No one doubts that the abuse of some forms of exotic derivatives contributed to the systemic risk that led to the 2008 crisis. But derivatives are an important tool used by major American manufacturing and service companies (“end users”) to manage and protect against risks—not create them. These derivatives contribute little—if anything—to systemic risk.

Federal agencies are nonetheless contemplating regulations that could put the conventional derivatives companies use to hedge against risk in the same categorical box as the speculative trades or trades done by systemically risky firms, even though Congress did not intend for this to occur.

Subjecting these derivatives to the same limitations as riskier speculative trades—such as by imposing “margin” requirements and other overly tough regulations—would unnecessarily burden American companies. It would tie up capital that would otherwise be directed to investment and hiring, drive up the cost of producing goods and services, and ultimately cost American jobs. Ironically enough, the result would be to create more potential risk for the economy, not less.

As we emerge from the worst recession in generations, policymakers are confronted with the dual task of implementing regulations that promote private sector economic growth while also mitigating systemic risk. Sensible regulations to deal with end-user derivatives and the companies that use them are an important piece of meeting this challenge.

See: The Risks of Over-Regulating End-User Derivatives.

The Permanent Campaign: Lowlights of 2014

It’s time for the traditional end-of-year reminiscences of 2014, with plenty of best-and-worst lists for political people.  I’ll fish in with a few lowlights of the political year.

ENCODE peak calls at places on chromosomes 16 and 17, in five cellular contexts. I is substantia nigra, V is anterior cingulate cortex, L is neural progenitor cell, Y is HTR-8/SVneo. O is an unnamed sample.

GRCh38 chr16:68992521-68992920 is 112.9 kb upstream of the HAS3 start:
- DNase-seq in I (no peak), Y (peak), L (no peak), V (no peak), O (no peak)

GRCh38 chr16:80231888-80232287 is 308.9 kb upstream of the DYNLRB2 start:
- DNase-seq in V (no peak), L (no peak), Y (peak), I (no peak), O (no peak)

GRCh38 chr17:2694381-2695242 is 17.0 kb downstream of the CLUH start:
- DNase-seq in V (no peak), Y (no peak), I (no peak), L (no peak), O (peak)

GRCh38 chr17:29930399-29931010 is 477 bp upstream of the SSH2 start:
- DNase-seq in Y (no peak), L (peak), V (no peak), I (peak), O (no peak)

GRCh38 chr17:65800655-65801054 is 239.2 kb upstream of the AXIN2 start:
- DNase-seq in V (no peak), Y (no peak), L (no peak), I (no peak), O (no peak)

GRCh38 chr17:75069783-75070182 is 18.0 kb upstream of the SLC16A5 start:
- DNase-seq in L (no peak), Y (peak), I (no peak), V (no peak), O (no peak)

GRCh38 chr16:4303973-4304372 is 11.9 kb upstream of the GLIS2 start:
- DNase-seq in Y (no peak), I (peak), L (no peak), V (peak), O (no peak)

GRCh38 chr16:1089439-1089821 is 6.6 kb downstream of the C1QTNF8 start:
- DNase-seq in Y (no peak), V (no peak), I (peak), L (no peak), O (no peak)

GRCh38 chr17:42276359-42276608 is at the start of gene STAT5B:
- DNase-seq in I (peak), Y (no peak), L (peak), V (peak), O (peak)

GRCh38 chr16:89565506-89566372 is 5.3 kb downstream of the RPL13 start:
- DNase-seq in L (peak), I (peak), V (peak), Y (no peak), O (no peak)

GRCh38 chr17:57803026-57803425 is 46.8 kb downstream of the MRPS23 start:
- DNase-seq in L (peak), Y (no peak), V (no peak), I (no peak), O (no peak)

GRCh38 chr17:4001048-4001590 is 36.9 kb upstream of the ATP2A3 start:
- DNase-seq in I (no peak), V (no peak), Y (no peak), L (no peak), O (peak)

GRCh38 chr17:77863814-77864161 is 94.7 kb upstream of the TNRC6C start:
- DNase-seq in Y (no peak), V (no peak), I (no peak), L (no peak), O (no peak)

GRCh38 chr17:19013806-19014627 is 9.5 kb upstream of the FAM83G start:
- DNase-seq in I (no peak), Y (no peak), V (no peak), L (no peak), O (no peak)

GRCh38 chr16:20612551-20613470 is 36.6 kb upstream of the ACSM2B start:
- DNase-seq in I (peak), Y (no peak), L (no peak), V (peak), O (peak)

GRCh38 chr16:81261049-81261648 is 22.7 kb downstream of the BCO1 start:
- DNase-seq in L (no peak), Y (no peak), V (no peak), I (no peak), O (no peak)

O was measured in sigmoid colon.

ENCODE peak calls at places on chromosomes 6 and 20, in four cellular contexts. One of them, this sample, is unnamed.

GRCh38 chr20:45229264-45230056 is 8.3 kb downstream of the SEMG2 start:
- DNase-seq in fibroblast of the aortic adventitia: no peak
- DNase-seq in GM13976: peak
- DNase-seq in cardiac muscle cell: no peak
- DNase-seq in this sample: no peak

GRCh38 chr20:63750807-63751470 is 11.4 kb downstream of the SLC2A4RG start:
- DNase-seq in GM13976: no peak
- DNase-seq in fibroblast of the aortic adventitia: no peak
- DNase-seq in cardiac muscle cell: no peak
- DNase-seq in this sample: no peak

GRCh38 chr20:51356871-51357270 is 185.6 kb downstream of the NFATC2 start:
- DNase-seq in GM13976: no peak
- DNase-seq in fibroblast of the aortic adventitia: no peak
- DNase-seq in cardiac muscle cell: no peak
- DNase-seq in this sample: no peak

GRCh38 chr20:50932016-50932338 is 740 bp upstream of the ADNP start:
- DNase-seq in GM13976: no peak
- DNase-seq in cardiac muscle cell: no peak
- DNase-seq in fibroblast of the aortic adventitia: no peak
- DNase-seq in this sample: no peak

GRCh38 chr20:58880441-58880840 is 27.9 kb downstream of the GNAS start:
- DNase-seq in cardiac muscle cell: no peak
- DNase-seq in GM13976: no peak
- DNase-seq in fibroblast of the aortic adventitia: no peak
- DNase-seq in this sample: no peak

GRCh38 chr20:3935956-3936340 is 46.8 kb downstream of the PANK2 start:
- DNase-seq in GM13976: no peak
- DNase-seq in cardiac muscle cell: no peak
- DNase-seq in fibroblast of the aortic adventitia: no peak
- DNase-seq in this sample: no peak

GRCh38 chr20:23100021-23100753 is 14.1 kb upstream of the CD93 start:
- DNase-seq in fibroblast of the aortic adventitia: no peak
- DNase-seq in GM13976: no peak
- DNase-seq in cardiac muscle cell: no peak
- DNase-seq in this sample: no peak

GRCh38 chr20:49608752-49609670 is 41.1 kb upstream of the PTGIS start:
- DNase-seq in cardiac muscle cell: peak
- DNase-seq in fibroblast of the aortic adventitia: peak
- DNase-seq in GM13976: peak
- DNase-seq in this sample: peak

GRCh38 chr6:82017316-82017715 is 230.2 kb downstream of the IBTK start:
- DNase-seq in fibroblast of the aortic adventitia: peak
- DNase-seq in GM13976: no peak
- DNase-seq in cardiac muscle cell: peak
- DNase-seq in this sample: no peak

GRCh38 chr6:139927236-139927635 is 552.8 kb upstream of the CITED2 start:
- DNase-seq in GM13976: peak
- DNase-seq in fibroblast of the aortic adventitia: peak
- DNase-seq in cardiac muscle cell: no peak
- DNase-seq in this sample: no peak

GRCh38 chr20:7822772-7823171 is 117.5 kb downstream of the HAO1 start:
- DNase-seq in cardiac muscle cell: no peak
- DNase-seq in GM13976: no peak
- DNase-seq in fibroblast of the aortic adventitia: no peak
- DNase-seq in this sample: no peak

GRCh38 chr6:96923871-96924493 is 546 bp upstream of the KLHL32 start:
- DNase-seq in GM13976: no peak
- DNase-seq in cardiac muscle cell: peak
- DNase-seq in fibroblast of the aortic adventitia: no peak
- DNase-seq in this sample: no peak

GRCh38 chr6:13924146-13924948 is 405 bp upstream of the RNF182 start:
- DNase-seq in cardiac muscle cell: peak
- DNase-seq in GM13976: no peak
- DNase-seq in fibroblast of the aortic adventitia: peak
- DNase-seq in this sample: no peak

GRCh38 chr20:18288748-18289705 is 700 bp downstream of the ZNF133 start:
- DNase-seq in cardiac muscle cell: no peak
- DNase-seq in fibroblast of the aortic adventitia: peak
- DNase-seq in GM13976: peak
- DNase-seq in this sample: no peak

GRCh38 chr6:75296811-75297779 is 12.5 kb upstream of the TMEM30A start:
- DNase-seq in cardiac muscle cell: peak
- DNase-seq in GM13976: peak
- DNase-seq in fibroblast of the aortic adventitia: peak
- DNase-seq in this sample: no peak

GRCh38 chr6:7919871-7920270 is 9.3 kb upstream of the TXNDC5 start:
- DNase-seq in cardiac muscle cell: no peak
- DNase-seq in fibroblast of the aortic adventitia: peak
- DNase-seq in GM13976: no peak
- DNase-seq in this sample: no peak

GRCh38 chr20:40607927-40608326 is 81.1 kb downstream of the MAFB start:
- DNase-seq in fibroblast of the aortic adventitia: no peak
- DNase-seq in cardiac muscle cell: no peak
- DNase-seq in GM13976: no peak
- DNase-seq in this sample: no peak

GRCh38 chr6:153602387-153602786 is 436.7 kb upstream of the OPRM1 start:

1) Worst primary campaign:  there were too many underwhelming primary campaigns to count, much less list, but you’d have to include on any list the early-favorite Tea Party candidates for the Senate in Georgia, Paul Broun and Phil Gingrey, who finished fourth and fifth; Milton Wolf of Nebraska, whose own issues kept him from taking advantage of an incredibly vulnerable Sen. Pat Roberts; and Lt. Gov. Mead Treadwell of Alaska, who managed to lose both Establishment and Tea Party support to finish third in a U.S. Senate primary.  Democratic Gov. Neil Abercrombie of Hawaii deserves Honorable Mention status for losing his re-election primary by an astounding 66/31 margin.

2) Worst general election campaign: Again, there are plenty of competitors, but Michigan Republican Terri Lynn Land managed to make her Senate candidacy non-viable down the stretch; Oregon GOP Senate candidate Monica Wehby self-destructed with repeated personal problems and gaffes; Maryland Democratic gubernatorial nominee Anthony Brown squandered a huge lead to lose in a heavily Democratic state; and Ohio Democratic gubernatorial nominee Michael Fitzgerald’s campaign completely imploded just as he should have been making a move.

3) Worst candidate moment:  There’s a hands-down “winner” here: Iowa Democratic Senate nominee Bruce Braley’s comments to Texas trial lawyers urging them to keep an “Iowa farmer,” the much-revered Chuck Grassley, from taking over the Judiciary Committee.

We’ll have some more positive memories next week.

Earnings for Young Americans: Which City Tops the List?

For young Americans, Washington, D.C. may have more to offer than government jobs and free museums.  It may also provide more opportunities to get a raise than any other top 10 U.S. city.